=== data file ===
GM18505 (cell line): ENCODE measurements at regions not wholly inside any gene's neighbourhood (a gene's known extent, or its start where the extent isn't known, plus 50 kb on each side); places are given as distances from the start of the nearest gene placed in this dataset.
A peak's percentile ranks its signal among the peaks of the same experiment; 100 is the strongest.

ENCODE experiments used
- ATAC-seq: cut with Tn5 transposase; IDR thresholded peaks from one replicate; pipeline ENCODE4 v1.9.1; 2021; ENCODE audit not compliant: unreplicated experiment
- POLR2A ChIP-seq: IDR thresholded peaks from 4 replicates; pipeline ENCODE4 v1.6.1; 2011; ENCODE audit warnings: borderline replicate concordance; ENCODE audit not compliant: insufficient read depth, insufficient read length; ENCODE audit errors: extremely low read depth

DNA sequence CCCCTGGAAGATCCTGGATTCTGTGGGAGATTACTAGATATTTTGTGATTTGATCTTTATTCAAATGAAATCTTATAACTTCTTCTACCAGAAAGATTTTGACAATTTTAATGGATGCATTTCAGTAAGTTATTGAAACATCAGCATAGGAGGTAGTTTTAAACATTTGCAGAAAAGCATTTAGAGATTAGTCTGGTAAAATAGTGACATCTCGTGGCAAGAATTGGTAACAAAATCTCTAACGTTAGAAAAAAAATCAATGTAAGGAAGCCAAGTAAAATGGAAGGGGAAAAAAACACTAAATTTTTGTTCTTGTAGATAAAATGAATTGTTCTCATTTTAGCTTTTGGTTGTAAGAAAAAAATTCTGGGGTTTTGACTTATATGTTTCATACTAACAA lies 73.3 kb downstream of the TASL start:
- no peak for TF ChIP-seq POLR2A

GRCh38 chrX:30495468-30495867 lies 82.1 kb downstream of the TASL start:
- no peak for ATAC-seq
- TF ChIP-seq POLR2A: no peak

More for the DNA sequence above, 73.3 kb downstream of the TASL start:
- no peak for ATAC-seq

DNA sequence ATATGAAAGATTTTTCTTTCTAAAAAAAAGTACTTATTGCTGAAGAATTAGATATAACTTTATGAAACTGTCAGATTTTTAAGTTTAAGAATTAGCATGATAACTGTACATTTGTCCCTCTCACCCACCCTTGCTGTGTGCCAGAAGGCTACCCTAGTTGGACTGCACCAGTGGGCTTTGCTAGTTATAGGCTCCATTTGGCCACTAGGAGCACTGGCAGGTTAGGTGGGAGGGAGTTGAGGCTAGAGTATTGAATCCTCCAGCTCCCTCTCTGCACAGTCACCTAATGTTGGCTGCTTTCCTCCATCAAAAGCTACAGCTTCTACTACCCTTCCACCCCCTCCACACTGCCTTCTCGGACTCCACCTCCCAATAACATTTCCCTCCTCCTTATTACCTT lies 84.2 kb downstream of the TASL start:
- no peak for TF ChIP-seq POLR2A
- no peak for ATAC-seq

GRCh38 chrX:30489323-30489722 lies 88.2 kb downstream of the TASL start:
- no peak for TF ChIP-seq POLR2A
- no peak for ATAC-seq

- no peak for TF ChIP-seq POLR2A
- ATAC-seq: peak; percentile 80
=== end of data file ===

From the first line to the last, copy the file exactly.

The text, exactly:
GM18505 (cell line): ENCODE measurements at regions not wholly inside any gene's neighbourhood (a gene's known extent, or its start where the extent isn't known, plus 50 kb on each side); places are given as distances from the start of the nearest gene placed in this dataset.
A peak's percentile ranks its signal among the peaks of the same experiment; 100 is the strongest.

ENCODE experiments used
- ATAC-seq: cut with Tn5 transposase; IDR thresholded peaks from one replicate; pipeline ENCODE4 v1.9.1; 2021; ENCODE audit not compliant: unreplicated experiment
- POLR2A ChIP-seq: IDR thresholded peaks from 4 replicates; pipeline ENCODE4 v1.6.1; 2011; ENCODE audit warnings: borderline replicate concordance; ENCODE audit not compliant: insufficient read depth, insufficient read length; ENCODE audit errors: extremely low read depth

DNA sequence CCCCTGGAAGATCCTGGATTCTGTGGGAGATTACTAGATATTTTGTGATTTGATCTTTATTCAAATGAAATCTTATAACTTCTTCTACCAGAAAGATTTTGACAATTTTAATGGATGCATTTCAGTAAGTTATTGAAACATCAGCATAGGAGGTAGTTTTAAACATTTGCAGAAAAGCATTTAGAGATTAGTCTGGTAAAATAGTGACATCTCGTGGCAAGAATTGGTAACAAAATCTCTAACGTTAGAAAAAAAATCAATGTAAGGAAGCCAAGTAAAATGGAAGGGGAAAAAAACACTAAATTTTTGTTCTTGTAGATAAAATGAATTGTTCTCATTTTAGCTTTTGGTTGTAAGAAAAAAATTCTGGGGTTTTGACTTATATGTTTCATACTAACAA lies 73.3 kb downstream of the TASL start:
- no peak for TF ChIP-seq POLR2A

GRCh38 chrX:30495468-30495867 lies 82.1 kb downstream of the TASL start:
- no peak for ATAC-seq
- TF ChIP-seq POLR2A: no peak

More for the DNA sequence above, 73.3 kb downstream of the TASL start:
- no peak for ATAC-seq

DNA sequence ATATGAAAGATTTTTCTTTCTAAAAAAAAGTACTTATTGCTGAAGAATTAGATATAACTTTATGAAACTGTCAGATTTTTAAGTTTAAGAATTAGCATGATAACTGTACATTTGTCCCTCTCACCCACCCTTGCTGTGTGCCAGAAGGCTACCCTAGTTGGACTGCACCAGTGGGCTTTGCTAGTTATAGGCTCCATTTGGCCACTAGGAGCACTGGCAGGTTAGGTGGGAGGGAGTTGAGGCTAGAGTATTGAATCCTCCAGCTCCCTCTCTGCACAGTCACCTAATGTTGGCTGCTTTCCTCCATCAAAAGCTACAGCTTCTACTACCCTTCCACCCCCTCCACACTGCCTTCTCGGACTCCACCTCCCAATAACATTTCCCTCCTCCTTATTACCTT lies 84.2 kb downstream of the TASL start:
- no peak for TF ChIP-seq POLR2A
- no peak for ATAC-seq

GRCh38 chrX:30489323-30489722 lies 88.2 kb downstream of the TASL start:
- no peak for TF ChIP-seq POLR2A
- no peak for ATAC-seq

- no peak for TF ChIP-seq POLR2A
- ATAC-seq: peak; percentile 80